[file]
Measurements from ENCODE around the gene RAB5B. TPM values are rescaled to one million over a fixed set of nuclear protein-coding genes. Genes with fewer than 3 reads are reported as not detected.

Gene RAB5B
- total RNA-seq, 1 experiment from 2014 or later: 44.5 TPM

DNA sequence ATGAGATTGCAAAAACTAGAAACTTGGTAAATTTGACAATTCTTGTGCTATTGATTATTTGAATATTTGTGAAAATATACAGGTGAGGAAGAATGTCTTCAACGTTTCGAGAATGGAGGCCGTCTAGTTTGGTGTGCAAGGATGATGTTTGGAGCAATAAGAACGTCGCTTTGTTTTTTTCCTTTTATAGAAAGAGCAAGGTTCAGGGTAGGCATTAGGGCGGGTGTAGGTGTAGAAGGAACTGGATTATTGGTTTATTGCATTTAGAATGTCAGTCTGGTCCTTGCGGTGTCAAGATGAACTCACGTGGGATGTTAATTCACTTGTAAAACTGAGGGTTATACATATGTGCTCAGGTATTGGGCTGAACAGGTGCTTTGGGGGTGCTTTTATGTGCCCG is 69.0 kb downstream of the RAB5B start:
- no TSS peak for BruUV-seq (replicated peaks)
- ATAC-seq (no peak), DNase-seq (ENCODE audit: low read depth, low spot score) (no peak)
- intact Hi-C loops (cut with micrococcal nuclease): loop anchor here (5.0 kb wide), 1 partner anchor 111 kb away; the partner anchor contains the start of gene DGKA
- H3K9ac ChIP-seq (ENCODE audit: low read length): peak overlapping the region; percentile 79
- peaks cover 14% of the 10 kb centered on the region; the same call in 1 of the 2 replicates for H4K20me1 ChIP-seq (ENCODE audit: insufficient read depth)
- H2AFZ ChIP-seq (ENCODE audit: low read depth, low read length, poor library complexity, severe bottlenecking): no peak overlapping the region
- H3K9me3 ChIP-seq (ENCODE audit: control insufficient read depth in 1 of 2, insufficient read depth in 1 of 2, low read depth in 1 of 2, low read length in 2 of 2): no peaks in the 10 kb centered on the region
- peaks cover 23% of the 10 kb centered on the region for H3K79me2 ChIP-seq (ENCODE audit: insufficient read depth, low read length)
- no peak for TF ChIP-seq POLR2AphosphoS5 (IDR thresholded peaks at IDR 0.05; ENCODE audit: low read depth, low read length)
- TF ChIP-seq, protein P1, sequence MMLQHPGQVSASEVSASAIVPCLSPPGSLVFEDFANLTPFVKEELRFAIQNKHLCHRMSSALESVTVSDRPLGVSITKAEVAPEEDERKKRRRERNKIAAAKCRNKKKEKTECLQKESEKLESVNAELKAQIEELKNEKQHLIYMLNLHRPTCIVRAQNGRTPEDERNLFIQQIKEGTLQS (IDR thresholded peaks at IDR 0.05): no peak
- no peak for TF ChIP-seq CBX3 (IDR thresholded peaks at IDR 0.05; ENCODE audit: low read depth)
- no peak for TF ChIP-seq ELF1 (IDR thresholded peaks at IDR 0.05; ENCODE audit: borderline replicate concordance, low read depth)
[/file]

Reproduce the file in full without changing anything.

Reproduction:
Measurements from ENCODE around the gene RAB5B. TPM values are rescaled to one million over a fixed set of nuclear protein-coding genes. Genes with fewer than 3 reads are reported as not detected.

Gene RAB5B
- total RNA-seq, 1 experiment from 2014 or later: 44.5 TPM

DNA sequence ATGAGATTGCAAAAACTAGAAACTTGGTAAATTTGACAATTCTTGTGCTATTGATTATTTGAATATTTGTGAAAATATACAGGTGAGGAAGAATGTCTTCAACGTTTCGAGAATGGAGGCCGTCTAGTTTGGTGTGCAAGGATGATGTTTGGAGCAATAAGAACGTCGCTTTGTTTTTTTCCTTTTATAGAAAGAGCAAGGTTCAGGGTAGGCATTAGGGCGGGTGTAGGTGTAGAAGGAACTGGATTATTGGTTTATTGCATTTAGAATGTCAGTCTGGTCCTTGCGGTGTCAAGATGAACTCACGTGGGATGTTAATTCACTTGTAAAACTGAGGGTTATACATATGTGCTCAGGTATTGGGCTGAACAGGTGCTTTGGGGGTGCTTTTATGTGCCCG is 69.0 kb downstream of the RAB5B start:
- no TSS peak for BruUV-seq (replicated peaks)
- ATAC-seq (no peak), DNase-seq (ENCODE audit: low read depth, low spot score) (no peak)
- intact Hi-C loops (cut with micrococcal nuclease): loop anchor here (5.0 kb wide), 1 partner anchor 111 kb away; the partner anchor contains the start of gene DGKA
- H3K9ac ChIP-seq (ENCODE audit: low read length): peak overlapping the region; percentile 79
- peaks cover 14% of the 10 kb centered on the region; the same call in 1 of the 2 replicates for H4K20me1 ChIP-seq (ENCODE audit: insufficient read depth)
- H2AFZ ChIP-seq (ENCODE audit: low read depth, low read length, poor library complexity, severe bottlenecking): no peak overlapping the region
- H3K9me3 ChIP-seq (ENCODE audit: control insufficient read depth in 1 of 2, insufficient read depth in 1 of 2, low read depth in 1 of 2, low read length in 2 of 2): no peaks in the 10 kb centered on the region
- peaks cover 23% of the 10 kb centered on the region for H3K79me2 ChIP-seq (ENCODE audit: insufficient read depth, low read length)
- no peak for TF ChIP-seq POLR2AphosphoS5 (IDR thresholded peaks at IDR 0.05; ENCODE audit: low read depth, low read length)
- TF ChIP-seq, protein P1, sequence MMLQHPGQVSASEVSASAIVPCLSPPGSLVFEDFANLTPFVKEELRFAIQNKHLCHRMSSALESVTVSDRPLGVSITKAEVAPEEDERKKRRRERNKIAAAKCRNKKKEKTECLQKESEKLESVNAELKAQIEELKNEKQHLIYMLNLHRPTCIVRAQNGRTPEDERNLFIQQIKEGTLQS (IDR thresholded peaks at IDR 0.05): no peak
- no peak for TF ChIP-seq CBX3 (IDR thresholded peaks at IDR 0.05; ENCODE audit: low read depth)
- no peak for TF ChIP-seq ELF1 (IDR thresholded peaks at IDR 0.05; ENCODE audit: borderline replicate concordance, low read depth)